Career & Technical Education

Study: CTE Courses Later in High School May Improve Student Persistence

Study: CTE Courses Later in High School May Improve Student Persistence

A new study from researchers at University of California, Santa Barbara suggests that taking career and technical education (CTE) courses in the last couple years of high school may improve the chances a student will graduate.

"Our findings indicate that CTE course taking, particularly when later in high school, is linked to student persistence and success," said Michael A. Gottfried, associate professor of education at UCSB, in a prepared statement. "This lends support to the idea of further expansion of CTE coursework in high school."

The paper, "Linking the Timing of Career and Technical Education Coursetaking with High School Dropout and College-Going Behavior," suggests that, for each CTE course completed in a student's junior year, that student is 1.5 percent more likely to graduate on time and 1.6 percent less likely to drop out. The numbers only improve in the final year of high school, when each CTE course completed correlates with a student being 2.1 percent more likely to graduate on time and 1.8 percent less likely to drop out.

"The purpose of CTE courses is to engage students and show how school is relevant to both career and college," said Gottfried in a news release. "As students get closer to the finish line, CTE courses become extremely relevant to them."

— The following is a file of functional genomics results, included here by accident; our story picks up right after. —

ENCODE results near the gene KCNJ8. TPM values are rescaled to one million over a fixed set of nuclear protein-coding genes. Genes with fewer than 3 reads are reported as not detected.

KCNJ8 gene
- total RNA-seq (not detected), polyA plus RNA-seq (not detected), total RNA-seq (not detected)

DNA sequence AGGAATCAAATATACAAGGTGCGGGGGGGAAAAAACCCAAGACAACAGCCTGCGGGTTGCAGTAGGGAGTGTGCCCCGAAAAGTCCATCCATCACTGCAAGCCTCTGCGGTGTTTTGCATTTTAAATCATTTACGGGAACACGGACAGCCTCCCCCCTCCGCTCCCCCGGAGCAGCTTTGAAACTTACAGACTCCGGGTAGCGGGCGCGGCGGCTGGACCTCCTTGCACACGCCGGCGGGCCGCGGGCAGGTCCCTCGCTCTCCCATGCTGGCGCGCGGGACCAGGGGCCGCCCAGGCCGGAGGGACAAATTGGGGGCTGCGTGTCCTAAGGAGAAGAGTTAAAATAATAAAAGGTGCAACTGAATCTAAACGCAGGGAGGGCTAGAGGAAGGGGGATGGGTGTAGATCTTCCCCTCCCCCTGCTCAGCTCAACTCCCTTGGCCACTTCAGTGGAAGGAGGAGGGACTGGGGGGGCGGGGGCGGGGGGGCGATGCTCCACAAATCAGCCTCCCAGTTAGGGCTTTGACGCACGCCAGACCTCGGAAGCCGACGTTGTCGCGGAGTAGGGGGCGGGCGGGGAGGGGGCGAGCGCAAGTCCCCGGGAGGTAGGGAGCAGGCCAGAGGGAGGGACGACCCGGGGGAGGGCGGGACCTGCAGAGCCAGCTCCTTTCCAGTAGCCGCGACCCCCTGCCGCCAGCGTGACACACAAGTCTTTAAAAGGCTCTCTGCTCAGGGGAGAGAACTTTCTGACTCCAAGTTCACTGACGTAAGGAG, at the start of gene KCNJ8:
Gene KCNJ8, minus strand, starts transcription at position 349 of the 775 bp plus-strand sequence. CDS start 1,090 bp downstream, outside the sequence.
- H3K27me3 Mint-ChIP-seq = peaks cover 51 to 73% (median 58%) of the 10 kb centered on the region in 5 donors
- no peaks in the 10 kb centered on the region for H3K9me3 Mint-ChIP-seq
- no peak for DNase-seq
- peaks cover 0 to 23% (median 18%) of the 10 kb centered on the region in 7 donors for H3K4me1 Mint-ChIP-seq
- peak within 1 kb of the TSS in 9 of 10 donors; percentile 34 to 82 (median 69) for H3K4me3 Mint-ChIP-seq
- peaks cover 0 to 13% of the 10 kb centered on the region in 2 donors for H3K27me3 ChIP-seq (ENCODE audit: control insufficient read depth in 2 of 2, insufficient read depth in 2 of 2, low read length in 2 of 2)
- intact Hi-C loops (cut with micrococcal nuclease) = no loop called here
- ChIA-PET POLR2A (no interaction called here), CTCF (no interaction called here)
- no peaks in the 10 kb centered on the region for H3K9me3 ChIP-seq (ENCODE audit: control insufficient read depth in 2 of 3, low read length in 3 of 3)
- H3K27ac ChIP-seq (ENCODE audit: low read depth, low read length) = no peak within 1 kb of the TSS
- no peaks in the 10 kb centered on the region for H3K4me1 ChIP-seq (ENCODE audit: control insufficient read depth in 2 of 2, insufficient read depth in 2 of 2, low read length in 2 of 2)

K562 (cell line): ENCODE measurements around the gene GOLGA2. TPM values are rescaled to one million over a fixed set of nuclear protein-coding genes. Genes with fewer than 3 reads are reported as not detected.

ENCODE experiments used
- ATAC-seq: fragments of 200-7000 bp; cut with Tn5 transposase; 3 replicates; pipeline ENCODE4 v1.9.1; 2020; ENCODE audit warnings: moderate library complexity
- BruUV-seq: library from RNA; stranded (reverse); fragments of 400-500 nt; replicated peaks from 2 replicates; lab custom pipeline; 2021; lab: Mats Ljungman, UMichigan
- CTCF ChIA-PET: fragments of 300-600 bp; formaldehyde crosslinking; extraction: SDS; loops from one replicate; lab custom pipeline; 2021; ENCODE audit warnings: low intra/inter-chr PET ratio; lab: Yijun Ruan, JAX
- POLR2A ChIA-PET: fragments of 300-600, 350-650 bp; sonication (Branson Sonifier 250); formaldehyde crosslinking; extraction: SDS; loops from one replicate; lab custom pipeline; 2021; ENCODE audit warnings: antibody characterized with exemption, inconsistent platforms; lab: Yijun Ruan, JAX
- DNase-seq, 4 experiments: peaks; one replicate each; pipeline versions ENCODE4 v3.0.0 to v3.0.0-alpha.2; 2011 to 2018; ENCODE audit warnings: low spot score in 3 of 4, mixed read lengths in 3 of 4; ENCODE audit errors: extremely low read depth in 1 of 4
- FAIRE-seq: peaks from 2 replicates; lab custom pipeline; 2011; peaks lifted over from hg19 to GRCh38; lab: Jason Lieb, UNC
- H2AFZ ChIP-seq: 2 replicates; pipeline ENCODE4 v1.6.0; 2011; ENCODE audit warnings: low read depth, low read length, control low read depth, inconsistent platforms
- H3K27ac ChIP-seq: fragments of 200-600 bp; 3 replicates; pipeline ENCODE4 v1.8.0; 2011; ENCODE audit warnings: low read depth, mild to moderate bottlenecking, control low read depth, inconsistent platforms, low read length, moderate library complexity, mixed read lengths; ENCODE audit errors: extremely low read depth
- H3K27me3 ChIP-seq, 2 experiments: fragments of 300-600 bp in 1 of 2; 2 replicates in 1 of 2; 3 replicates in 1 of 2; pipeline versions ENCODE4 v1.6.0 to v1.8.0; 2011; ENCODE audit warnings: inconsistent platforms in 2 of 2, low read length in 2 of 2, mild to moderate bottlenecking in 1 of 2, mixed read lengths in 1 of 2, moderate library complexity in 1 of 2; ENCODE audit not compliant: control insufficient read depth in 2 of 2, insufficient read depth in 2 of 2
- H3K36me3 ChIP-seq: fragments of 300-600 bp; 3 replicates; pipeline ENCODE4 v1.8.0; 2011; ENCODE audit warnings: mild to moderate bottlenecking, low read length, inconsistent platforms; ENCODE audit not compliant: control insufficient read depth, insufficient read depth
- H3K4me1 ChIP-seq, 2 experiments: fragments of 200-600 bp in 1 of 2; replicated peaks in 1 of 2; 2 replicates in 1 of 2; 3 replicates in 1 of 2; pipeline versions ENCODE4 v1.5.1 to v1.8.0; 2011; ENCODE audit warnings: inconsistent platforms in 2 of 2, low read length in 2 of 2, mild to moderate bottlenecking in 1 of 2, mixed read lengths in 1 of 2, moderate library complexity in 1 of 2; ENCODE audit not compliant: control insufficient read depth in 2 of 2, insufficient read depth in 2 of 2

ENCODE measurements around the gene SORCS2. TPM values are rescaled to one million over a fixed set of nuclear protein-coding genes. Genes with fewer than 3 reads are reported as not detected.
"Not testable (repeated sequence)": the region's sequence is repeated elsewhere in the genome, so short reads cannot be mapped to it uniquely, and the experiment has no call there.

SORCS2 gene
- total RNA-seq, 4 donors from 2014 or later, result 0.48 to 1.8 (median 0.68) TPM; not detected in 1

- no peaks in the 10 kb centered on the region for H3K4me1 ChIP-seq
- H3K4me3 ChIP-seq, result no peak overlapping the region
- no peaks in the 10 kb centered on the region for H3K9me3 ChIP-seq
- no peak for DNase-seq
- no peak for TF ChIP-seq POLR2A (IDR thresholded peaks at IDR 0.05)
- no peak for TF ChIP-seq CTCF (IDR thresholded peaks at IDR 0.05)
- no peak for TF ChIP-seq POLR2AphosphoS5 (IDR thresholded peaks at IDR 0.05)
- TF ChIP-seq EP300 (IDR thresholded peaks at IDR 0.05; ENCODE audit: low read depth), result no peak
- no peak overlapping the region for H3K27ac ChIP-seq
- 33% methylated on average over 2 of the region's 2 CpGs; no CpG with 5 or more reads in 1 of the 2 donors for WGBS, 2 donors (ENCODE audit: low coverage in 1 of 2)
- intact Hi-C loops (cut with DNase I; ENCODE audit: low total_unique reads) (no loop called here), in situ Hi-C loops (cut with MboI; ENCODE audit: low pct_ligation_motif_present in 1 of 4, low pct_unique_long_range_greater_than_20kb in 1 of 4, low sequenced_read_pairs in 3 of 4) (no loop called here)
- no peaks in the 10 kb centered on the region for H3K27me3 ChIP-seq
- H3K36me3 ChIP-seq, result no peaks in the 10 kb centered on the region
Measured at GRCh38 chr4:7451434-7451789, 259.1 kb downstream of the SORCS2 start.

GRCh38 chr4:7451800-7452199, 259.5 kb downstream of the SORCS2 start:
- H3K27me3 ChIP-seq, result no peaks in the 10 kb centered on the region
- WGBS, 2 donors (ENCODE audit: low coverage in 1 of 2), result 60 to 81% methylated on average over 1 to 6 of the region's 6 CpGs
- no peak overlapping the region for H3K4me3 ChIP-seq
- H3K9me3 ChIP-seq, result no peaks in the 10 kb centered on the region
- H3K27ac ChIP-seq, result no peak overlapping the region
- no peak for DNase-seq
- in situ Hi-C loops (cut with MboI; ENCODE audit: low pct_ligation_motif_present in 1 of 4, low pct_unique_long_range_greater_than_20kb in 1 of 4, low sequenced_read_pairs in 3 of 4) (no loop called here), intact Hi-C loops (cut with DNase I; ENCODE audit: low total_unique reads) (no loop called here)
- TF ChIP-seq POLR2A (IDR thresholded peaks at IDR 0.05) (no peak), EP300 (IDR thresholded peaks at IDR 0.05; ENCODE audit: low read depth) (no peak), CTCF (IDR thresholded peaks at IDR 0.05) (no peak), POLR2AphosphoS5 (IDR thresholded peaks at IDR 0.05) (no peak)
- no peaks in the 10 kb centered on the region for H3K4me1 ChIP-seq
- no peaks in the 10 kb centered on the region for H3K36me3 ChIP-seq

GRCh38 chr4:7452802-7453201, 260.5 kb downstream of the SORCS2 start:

Conducted by Gottfried and Ph.D. candidate Jay Plasman, the study found "very little" effect from taking CTE courses in the first two years of high school. The researchers also found that CTE course completion at any time during high school had no effect on whether a student attended college directly after graduation.

"Knowing how the timing of course taking can make a difference, states and schools can better structure and invest in CTE courses to create stronger high school outcomes," Gottfried said in a prepared statement.

For more information visit journals.sagepub.com.

About the Author

Joshua Bolkan is contributing editor for Campus Technology, THE Journal and STEAM Universe. He can be reached at jbolkan@gmail.com.

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